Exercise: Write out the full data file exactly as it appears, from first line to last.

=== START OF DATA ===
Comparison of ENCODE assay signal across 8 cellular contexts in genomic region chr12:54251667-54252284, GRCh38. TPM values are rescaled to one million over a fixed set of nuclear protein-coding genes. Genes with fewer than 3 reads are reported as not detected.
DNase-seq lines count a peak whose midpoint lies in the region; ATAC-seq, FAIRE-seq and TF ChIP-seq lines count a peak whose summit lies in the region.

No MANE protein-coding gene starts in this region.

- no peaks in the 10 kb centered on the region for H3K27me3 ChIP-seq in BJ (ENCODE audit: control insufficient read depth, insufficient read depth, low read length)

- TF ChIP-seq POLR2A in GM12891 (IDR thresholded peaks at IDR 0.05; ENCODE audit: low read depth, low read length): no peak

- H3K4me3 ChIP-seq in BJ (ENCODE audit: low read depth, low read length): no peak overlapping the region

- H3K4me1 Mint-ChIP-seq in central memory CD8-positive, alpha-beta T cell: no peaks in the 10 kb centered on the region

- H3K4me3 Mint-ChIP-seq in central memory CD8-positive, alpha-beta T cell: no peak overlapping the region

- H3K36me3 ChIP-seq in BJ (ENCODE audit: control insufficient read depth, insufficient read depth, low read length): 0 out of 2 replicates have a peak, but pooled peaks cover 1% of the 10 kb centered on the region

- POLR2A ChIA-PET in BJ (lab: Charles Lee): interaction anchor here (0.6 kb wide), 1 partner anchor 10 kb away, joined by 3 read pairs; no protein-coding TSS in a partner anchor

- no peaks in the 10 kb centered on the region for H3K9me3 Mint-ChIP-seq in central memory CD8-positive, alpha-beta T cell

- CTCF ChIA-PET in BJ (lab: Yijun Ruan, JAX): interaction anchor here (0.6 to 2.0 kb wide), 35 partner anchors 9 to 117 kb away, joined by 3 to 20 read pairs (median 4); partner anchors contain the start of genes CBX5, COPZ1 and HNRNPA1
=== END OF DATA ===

Comparison of ENCODE assay signal across 8 cellular contexts in genomic region chr12:54251667-54252284, GRCh38. TPM values are rescaled to one million over a fixed set of nuclear protein-coding genes. Genes with fewer than 3 reads are reported as not detected.
DNase-seq lines count a peak whose midpoint lies in the region; ATAC-seq, FAIRE-seq and TF ChIP-seq lines count a peak whose summit lies in the region.

No MANE protein-coding gene starts in this region.

- no peaks in the 10 kb centered on the region for H3K27me3 ChIP-seq in BJ (ENCODE audit: control insufficient read depth, insufficient read depth, low read length)

- TF ChIP-seq POLR2A in GM12891 (IDR thresholded peaks at IDR 0.05; ENCODE audit: low read depth, low read length): no peak

- H3K4me3 ChIP-seq in BJ (ENCODE audit: low read depth, low read length): no peak overlapping the region

- H3K4me1 Mint-ChIP-seq in central memory CD8-positive, alpha-beta T cell: no peaks in the 10 kb centered on the region

- H3K4me3 Mint-ChIP-seq in central memory CD8-positive, alpha-beta T cell: no peak overlapping the region

- H3K36me3 ChIP-seq in BJ (ENCODE audit: control insufficient read depth, insufficient read depth, low read length): 0 out of 2 replicates have a peak, but pooled peaks cover 1% of the 10 kb centered on the region

- POLR2A ChIA-PET in BJ (lab: Charles Lee): interaction anchor here (0.6 kb wide), 1 partner anchor 10 kb away, joined by 3 read pairs; no protein-coding TSS in a partner anchor

- no peaks in the 10 kb centered on the region for H3K9me3 Mint-ChIP-seq in central memory CD8-positive, alpha-beta T cell

- CTCF ChIA-PET in BJ (lab: Yijun Ruan, JAX): interaction anchor here (0.6 to 2.0 kb wide), 35 partner anchors 9 to 117 kb away, joined by 3 to 20 read pairs (median 4); partner anchors contain the start of genes CBX5, COPZ1 and HNRNPA1